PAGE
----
An unnamed former U.S. soldier has spoken to the media on the condition of anonymity to share how he illegally crossed into Afghanistan from Pakistan to rescue those who were still left behind after the failed U.S. troops exit that concluded on August 31. The ex-soldier said he managed to rescue upwards of 30 people, including Christians and other religious minorities and at-risk individuals and their families.
Faithwire reported that the former U.S. soldier came to America as an Afghan refugee shortly before the September 11 attacks. He then went on to become a U.S. soldier.
About a month ago, he decided to go on a mission to rescue his family and relatives, who hid around Kabul after the capital fell under Taliban rule in August.
They feared that they would be slaughtered by Taliban authorities for their familial connection to a U.S. Army staff sergeant and because of their previous work against the militant group.
"They say on the news there is no U.S. soldier in Afghanistan," the former staff sergeant said in a conversation with Fox News. "But I'm here, and I'll help as long as it takes."
The Afghan war veteran, who was discharged after sustaining traumatic brain injuries, remarked, "I'm a proud American soldier. I've taken an oath, and I'll never forget that oath."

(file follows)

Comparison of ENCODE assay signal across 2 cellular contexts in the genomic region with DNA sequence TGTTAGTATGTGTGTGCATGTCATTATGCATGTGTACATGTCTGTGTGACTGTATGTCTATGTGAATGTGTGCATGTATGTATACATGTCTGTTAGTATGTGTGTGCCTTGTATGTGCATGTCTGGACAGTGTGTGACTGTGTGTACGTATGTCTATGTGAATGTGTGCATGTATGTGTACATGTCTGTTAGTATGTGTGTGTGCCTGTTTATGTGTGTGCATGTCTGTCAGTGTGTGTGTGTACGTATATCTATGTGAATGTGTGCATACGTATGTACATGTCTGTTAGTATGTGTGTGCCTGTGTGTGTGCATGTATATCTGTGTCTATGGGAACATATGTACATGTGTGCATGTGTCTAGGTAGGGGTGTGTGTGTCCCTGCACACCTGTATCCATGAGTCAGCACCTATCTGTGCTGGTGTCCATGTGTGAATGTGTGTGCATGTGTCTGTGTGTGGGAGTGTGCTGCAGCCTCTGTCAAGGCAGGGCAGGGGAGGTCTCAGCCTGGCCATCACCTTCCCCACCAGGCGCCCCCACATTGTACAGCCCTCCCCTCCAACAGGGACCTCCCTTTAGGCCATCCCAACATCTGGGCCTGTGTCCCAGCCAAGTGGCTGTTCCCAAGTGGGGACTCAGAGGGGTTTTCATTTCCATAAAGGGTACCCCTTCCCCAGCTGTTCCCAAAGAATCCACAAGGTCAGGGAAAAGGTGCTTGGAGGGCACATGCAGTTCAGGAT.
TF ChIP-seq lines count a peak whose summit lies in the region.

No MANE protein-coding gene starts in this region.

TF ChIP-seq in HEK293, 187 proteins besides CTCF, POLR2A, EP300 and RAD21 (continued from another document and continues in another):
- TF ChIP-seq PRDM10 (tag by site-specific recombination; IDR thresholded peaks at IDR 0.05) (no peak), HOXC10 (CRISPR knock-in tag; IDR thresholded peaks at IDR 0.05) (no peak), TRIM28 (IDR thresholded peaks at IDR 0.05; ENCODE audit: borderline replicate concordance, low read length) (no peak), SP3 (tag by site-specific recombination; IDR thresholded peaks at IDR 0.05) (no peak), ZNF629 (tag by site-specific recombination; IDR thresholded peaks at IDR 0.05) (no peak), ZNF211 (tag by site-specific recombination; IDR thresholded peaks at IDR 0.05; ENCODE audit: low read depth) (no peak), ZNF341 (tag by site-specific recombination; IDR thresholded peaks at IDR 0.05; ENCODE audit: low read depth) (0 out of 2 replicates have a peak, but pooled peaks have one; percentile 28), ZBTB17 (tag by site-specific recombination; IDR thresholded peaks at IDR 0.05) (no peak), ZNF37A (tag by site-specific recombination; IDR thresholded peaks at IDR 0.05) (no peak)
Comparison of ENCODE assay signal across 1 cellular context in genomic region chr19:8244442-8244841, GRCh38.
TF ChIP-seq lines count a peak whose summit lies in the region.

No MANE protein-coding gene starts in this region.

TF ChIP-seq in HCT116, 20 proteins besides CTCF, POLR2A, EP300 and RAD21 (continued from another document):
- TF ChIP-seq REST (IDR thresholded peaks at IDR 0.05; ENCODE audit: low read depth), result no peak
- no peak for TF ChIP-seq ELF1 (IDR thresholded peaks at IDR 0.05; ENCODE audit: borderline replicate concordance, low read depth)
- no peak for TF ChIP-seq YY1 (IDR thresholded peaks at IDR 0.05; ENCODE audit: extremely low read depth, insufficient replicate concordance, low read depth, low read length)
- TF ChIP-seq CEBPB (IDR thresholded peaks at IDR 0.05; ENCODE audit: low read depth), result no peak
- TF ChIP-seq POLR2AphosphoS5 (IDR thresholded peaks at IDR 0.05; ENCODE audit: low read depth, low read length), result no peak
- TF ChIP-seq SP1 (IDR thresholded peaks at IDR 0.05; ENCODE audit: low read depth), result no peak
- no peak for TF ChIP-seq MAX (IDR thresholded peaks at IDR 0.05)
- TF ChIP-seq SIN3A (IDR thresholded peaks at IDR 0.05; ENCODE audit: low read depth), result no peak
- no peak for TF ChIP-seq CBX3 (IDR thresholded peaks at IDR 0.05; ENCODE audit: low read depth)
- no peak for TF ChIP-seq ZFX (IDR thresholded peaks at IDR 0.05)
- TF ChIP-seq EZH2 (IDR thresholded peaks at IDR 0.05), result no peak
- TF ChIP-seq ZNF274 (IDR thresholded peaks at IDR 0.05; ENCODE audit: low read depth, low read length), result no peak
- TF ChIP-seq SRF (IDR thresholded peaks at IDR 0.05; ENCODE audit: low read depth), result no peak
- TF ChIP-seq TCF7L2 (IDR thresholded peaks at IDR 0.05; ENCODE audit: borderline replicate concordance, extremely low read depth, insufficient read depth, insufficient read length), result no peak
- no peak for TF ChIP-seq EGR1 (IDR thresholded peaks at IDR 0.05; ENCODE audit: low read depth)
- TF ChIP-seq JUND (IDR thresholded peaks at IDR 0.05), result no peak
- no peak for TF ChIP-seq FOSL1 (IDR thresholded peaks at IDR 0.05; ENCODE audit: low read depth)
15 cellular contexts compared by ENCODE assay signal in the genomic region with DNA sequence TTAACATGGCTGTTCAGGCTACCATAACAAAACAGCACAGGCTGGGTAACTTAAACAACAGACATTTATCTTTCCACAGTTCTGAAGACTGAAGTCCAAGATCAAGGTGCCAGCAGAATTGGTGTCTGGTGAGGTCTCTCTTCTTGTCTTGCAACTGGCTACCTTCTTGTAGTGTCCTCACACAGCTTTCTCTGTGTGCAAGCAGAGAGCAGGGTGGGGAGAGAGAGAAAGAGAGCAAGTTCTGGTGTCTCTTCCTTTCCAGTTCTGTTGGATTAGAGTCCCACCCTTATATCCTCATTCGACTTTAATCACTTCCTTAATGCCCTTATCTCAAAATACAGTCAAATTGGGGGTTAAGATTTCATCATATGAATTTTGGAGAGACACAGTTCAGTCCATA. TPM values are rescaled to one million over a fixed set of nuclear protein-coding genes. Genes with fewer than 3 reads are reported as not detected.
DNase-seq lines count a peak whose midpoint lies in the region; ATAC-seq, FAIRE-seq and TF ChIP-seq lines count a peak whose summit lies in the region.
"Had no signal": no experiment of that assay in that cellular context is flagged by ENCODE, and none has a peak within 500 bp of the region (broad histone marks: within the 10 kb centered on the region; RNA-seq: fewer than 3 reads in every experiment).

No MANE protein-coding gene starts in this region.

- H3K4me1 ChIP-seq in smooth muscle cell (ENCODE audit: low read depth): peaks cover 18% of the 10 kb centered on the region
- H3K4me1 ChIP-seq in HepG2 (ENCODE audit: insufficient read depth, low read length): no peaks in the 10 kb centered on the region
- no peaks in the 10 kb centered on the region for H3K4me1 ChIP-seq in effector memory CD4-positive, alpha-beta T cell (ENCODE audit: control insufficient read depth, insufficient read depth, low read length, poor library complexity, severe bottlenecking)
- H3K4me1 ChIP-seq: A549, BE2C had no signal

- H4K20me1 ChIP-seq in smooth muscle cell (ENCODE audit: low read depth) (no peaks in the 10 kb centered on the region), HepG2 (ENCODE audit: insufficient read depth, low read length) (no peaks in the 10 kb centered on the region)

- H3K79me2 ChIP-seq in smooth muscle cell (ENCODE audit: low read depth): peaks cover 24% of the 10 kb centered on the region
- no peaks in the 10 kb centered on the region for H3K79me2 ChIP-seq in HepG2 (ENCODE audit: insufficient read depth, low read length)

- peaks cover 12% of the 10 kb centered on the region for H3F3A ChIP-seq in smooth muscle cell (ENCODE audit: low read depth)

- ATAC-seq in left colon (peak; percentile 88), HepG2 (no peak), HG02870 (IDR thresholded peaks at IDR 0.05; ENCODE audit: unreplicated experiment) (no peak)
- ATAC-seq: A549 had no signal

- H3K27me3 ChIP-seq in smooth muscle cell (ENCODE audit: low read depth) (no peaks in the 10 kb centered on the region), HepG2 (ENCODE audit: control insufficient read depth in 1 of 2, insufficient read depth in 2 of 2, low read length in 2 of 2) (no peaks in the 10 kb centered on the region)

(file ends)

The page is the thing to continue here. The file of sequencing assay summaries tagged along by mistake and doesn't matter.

The former U.S. soldier shared that since his return to Afghanistan, he was able to rescue Catholics, Christians, and Hazara minorities, all of whom are being targeted by the Taliban militant groups. He has also helped a family of 10 Afghan Christians flee the country.
The ex-staff sergeant commented, "It feels good getting them out, saving them from the Taliban."
The former U.S. soldier said he also helped a recently Catholic-converted couple who were "in danger because of their religion. Everyone in their neighborhood knew about it, and they started snitching on them."
But his rescue missions were not without help. In fact, some Afghan nomads assisted him in illegally crossing the border into Pakistan. The Catholic couple were able to flee into a third country. Meanwhile, the former U.S. soldier's risky mission was met with lashing from the Taliban. He shared that he was lashed about "seven times," but had they known he helped a Catholic couple get out of Afghanistan, "it would have been far worse."
The Taliban had also visited one of the ex-soldier's family's safe houses, forcing them to escape from the back door, during which his niece was injured. He said that it was the reason why he came back to Afghanistan. He lamented that while he "pleaded for help from the U.S. government," he "did not receive any."
The ex-soldier said that getting his family out of Afghanistan would require them to pass through 30 Taliban checkpoints, which he believed was unrealistic. Instead, the veteran soldier said he helped his family escape but not through Pakistan.
Now, they have 28 days to secure a passage out of the country they are currently in or else they will be deported back to Afghanistan. The veteran lamented that his niece was severely ill and that his family continues to face challenges amidst food and supply shortage.